Research finds that we may be able to write our way to happiness
New research suggests that writing — and then rewriting — your personal story can increase happiness.
“The concept is based on the idea that we all have a personal narrative that shapes our view of the world and ourselves,” The New York Times’ Tara Parker-Pope writes. “But sometimes our inner voice doesn’t get it completely right. Some researchers believe that by writing and then editing our own stories, we can change our perceptions of ourselves and identify obstacles that stand in the way of better health. It may sound like self-help nonsense, but research suggests the effects are real.”
The New York Times quoted Timothy D. Wilson, a University of Virginia psychology professor, whose research suggest that when people write and rewrite their own narratives, they can become more optimistic about the future.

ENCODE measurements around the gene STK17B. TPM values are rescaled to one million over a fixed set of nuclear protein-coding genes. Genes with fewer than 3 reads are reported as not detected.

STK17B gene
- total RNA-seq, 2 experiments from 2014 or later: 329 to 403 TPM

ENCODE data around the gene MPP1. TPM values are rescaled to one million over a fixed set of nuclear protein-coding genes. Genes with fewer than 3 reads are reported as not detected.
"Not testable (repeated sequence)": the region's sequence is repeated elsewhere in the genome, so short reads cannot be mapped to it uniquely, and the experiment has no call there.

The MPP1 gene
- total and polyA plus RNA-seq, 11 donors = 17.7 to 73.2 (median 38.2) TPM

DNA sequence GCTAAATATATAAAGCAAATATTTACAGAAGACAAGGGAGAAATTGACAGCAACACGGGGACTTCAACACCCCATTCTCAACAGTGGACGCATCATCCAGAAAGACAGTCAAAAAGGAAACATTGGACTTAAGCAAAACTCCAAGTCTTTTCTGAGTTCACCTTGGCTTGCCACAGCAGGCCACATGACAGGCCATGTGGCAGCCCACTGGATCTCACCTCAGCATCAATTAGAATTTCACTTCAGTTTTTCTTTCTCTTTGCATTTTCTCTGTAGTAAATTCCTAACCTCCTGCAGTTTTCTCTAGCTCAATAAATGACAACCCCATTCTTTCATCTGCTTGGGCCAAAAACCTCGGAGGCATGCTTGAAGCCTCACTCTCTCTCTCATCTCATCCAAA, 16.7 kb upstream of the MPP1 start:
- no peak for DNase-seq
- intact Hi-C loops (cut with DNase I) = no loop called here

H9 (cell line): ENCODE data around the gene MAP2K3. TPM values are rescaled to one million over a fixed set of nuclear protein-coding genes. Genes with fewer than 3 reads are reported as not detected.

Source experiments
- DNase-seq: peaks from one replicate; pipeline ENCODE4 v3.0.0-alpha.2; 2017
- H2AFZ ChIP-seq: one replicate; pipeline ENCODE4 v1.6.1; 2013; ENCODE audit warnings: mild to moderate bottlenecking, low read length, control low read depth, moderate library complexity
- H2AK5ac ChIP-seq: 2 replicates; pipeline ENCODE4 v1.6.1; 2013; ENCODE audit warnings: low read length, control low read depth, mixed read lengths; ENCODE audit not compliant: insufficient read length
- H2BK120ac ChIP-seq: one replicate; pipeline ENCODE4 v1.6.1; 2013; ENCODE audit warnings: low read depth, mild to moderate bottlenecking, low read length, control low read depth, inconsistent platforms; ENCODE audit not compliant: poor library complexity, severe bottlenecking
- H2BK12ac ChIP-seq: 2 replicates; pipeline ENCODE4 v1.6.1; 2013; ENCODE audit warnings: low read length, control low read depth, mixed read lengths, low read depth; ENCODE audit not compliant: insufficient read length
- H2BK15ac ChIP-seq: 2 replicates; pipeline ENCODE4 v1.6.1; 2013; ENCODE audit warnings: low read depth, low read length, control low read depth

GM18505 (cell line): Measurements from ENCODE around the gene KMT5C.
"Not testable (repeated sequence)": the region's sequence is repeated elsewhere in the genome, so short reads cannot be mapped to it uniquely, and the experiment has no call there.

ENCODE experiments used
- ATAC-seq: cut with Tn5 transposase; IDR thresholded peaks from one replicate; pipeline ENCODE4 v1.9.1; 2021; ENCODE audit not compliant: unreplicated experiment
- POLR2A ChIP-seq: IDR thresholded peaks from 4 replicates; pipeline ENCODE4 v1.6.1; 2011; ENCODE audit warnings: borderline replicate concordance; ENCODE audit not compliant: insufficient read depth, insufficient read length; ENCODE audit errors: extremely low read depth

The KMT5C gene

“These writing interventions can really nudge people from a self-defeating way of thinking into a more optimistic cycle that reinforces itself,” said Wilson, author of “Redirect: Changing the Stories We Live By. “Writing forces people to reconstrue whatever is troubling them and find new meaning in it.”
The full New York Times story about the research is well worth the read.
Related: We’ve curated a list of research that explores how media and writing affect people.